Take A Deep Breath: Making Risk-Based Decisions In The Coronavirus Era

Just last week, it seemed OK to have lunch out or maybe meet up with friends for a game of pickup soccer.

Now, in the fast-moving world of the coronavirus response, that’s no longer the case. More and better social distancing is required. But what’s still acceptable?

We reached out to public health experts, who, admittedly, vary in their recommendations. But their main message remains: The better individuals are now at social distancing to slow transmission of the virus, the better off we’ll all be eventually.

Already, California has told people 65 and older to stay at home. In the San Francisco Bay Area, where community spread is a growing concern, just about everyone else has been ordered to do so, too. California is also among the states that have ordered restaurants, gyms and other facilities to close. And the Trump administration has instructed Americans to avoid gatherings of more than 10 people for the next 15 days and avoid sit-down meals in bars, restaurants and food courts. More restrictions from states, localities and the federal government could follow.

blog post titled “Social distancing: This is not a snow day,” Dr. Asaf Bitton, an assistant professor at the T.H. Chan School of Public Health at Harvard, takes a hard line, recommending no play dates or sleepovers for children. No sharing of toys with other families. Even playing outside with other kids is a no-go “if that means direct physical contact” such as in basketball or soccer.

Limit trips to stores. Cooking food at home, he wrote, is less risky than takeout. Don’t have other families over for dinner.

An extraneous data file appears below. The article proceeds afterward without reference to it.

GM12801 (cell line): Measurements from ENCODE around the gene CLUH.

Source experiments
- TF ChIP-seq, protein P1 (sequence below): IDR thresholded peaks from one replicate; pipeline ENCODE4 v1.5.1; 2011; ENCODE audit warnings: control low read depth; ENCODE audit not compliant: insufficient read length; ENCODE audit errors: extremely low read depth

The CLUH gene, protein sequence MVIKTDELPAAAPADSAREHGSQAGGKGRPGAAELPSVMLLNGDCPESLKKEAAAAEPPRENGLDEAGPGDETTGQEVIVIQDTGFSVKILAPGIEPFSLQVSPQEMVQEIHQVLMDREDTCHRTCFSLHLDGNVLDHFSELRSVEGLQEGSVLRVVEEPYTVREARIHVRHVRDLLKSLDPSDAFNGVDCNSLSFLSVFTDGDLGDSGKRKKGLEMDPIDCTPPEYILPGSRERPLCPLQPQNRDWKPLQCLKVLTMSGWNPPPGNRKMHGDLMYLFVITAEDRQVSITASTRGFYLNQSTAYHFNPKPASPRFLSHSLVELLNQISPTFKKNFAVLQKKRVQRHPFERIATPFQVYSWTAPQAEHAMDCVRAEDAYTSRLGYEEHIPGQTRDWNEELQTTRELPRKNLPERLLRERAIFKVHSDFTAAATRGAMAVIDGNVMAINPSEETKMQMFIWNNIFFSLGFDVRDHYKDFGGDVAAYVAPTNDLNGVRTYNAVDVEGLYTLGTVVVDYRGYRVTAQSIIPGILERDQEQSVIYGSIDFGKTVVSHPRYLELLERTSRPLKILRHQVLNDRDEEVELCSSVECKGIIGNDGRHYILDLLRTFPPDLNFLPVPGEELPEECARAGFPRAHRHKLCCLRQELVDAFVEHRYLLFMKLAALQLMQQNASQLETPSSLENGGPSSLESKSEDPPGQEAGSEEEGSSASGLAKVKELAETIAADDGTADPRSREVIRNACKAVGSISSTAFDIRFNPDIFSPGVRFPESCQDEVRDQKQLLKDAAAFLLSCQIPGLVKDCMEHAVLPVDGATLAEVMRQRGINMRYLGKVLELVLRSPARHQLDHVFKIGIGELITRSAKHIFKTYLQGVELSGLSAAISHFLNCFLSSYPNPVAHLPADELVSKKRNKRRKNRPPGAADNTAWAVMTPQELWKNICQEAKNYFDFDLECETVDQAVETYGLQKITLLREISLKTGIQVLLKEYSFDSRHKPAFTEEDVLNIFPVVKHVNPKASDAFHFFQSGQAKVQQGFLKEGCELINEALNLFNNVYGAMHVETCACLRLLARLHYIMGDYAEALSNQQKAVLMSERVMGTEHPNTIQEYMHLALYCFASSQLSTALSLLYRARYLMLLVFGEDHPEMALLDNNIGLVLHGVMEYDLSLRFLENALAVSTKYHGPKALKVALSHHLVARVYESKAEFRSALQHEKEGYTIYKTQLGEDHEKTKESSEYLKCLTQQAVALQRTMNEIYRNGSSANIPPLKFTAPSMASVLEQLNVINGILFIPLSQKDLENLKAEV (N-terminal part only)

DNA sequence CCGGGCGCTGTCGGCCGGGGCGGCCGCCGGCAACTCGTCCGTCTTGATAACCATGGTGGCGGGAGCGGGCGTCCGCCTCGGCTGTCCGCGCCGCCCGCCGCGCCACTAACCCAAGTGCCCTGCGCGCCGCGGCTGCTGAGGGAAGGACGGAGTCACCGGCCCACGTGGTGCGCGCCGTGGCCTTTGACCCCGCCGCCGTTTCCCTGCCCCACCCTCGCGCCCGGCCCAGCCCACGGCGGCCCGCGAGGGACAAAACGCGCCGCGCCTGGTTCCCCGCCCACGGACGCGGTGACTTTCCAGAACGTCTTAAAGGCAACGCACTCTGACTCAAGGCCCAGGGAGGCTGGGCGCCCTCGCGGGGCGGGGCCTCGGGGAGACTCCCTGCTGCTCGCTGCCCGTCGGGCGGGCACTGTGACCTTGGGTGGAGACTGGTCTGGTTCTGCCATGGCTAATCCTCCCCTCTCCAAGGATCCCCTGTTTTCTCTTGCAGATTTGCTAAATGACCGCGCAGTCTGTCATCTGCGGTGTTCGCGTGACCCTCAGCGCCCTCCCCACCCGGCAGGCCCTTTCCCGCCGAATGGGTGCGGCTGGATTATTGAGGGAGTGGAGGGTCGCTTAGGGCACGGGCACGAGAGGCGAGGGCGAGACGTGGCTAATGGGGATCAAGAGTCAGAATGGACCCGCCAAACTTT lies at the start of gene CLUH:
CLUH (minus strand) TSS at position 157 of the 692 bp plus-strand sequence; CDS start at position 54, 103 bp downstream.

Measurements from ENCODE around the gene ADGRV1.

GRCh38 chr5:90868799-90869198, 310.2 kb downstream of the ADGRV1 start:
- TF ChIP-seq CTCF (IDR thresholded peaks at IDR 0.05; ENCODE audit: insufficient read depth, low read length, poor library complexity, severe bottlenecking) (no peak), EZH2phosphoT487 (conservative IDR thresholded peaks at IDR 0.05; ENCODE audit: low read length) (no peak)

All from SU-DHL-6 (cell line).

School closings won’t slow transmission if parents allow close play dates, or even activity on playgrounds, said Elizabeth Stuart, a professor of mental health, biostatistics and health policy at Johns Hopkins Bloomberg School of Public Health, in an interview with KHN.

Playgrounds are a problem because they put children, and their watching parents, in close proximity. There is also a chance the virus could remain on surfaces.

But some people need more flexible guidelines, especially those with young children or those who can’t work from home, such as health care workers.

For them, a “closed-network strategy” might work, Stuart, two epidemiologists and a health policy expert wrote in a piece that ran in USA Today.

That means a small, trusted circle can continue to interact while creating social distance from outsiders. If any member of an individual family within that circle, however, exhibits symptoms, the entire family should isolate — and let everyone else in their circle know.

“The ideal situation is everyone stays home, but that’s just not a reality for a lot of people,” Stuart said in an interview with KHN.

She said friends have asked what to do in specific situations, such as deciding whether a teenager should babysit for another family.

The key, she said, “is to think of the number of unique people you come in contact with.”

Each case involves a judgment call — and an element of risk. Maybe two families share child care, or a teenager babysits for one family. But the teen does not sit for 10 families, she said.

Bitton, in his column, took a tougher stance.

“Even if you choose only one friend to have over, you are creating new links and possibilities for the type of transmission that all of our school/work/public event closures are trying to prevent,” he wrote.

Do get outside every day, he wrote, as “it will be important during these strange times,” but “stay physically away from others.”

Marcus Plescia, the chief medical officer for the Association of State and Territorial Health Officials, agreed.

“We encourage people to go out and exercise, but in a solitary way. Your pickup soccer game, because of a lot of close contact, no. But maybe tennis because there’s a big distance from you and another player,” he said.

Maintain that 6-foot distance, whether outside or if you invite someone into your home, he said. If people come over, wipe down surfaces after they leave. And always wash your hands.

These recommendations — and the stricter ones being imposed in some cities, like San Francisco — are vitally important, Plescia said.

“Social distancing works. If we do it, we can keep the spread from going up. We can get ahead of this and slow it down,” he said.

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